- The VC guys have a much worse data problem, by the looks of it. Not every startup will fill out the form. If they don't need your money, no form. If they crash early, no form. After they fill out the form, how do you track what happened to them? Seems like a big problem. Also if you're going to use ML you need a fairly large number of rows. Not just filled out forms, but also labels for how things turned out. And the more features you collect, the more labelled rows you'll want.
So there's a real risk of falling into the pseudo-systematic hole here. You take the data that you have and make conclusions that are very close to your initial priors. Basically you end up with stylized "facts" that aren't necessarily true, just believed.
Seems like a they've thought about these things though, will be interesting to see what happens.
Investment types with many rows of data, enabling truly systemic decision making are securities markets. Whether you are using ML, or a human analyst with a theory, the economic conclusion is the same. A securities market has lots of data. This lets traders price systemically. Pricing, investing & trading are the same thing, in a securities market.
Startup investing is not like that, generally. A person using their subjective faculties is heavily involved, biases and all. This exists because human's subjective cognitive abilities are not just delusion, they are a real cognitive ability even if flawed^.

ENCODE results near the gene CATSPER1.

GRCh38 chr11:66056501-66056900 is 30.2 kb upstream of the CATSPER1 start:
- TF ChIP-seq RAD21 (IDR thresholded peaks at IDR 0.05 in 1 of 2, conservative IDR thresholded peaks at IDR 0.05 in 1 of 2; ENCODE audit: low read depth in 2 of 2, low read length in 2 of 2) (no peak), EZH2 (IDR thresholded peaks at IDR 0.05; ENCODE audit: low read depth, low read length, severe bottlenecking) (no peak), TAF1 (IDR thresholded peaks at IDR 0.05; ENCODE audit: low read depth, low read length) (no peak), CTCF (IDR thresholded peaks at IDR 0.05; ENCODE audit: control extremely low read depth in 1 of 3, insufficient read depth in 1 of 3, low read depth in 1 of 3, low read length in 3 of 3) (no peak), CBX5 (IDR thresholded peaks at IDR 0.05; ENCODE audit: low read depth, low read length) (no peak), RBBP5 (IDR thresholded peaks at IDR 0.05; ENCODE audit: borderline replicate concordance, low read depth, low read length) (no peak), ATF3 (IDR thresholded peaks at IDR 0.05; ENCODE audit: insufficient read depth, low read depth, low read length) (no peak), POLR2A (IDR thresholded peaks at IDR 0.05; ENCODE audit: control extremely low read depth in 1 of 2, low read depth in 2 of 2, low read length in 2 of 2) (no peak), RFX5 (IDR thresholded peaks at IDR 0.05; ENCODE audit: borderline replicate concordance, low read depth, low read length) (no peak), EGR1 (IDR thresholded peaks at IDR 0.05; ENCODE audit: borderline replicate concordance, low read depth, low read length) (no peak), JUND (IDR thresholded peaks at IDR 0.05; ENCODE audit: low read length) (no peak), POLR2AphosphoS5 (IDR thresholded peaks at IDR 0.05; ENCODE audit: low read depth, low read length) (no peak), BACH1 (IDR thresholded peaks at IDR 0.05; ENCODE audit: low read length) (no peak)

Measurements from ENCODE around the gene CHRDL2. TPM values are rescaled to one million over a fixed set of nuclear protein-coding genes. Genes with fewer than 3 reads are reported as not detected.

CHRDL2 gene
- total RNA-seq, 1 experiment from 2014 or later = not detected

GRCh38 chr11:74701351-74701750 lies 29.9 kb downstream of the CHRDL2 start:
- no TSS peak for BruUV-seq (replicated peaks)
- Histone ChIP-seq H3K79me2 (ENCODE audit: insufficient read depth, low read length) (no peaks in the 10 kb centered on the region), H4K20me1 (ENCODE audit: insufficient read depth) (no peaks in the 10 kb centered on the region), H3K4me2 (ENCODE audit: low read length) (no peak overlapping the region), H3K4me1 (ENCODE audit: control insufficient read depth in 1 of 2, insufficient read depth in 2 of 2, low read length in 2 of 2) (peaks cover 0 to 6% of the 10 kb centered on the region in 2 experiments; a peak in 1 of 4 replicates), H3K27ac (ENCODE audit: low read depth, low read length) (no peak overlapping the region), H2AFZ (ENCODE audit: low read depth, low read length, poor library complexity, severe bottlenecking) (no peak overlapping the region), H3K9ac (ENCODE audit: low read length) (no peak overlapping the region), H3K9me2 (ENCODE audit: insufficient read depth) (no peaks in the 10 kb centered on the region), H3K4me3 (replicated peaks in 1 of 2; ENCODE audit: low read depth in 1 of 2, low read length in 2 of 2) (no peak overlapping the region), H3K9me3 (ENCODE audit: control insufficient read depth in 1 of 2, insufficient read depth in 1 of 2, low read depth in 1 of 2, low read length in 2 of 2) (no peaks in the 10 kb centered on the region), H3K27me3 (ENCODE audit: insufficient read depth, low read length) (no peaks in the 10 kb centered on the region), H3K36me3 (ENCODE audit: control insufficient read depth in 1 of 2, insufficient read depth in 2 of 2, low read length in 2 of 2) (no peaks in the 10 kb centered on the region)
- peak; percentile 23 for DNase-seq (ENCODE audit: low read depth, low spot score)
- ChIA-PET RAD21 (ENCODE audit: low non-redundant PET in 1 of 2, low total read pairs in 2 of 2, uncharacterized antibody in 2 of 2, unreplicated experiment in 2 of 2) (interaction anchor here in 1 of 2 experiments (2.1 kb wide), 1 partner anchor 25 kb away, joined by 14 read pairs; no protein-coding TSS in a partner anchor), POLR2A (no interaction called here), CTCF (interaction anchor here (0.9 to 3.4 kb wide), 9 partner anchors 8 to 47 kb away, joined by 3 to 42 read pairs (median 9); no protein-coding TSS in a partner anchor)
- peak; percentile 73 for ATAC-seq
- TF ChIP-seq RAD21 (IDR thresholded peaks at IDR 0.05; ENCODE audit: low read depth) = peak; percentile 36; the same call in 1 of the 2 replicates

Systemic & non-systemic systems have their strengths and weaknesses. Human biases are a big weakness for the systemic side. "Searching where the lights (data) are" is the big systemic one. A pseudo-systemic system is basically just a compromise. If the weaknesses of a non-systemic system are a major problem (the whole premise here is that it is), then it is not a stupid idea necessarily.
It doesn't even have to be all that sophisticated. Manual overides are not necessarily a bad system. They make it clear where subjective judgement was used, how often. At least you are aware that it has taken place.
I think the blind orchestra is a good metaphor. It identifies the kind of human bias you are trying to minimize. If one orchestra looks like a Viennese orchestra and the other looks like a hillbilly high school, you want to hide this from human judges. You want human judges to focus their subjective brains elsewhere. You don't want to create an objective test of "good music" and "bad music," because the definition you would be forced to use would suck. At least, the definition would be different, like a sport with rules. So, compromise.
I don't think it's impossible to think of pseudo-systemic investment strategies, based on a similar compromise.
^ For best results, use skin in the game.
Still, I agree the weight of personal relationships and human-powered-decision-making guiding the 'tech' industry is a bit ironic.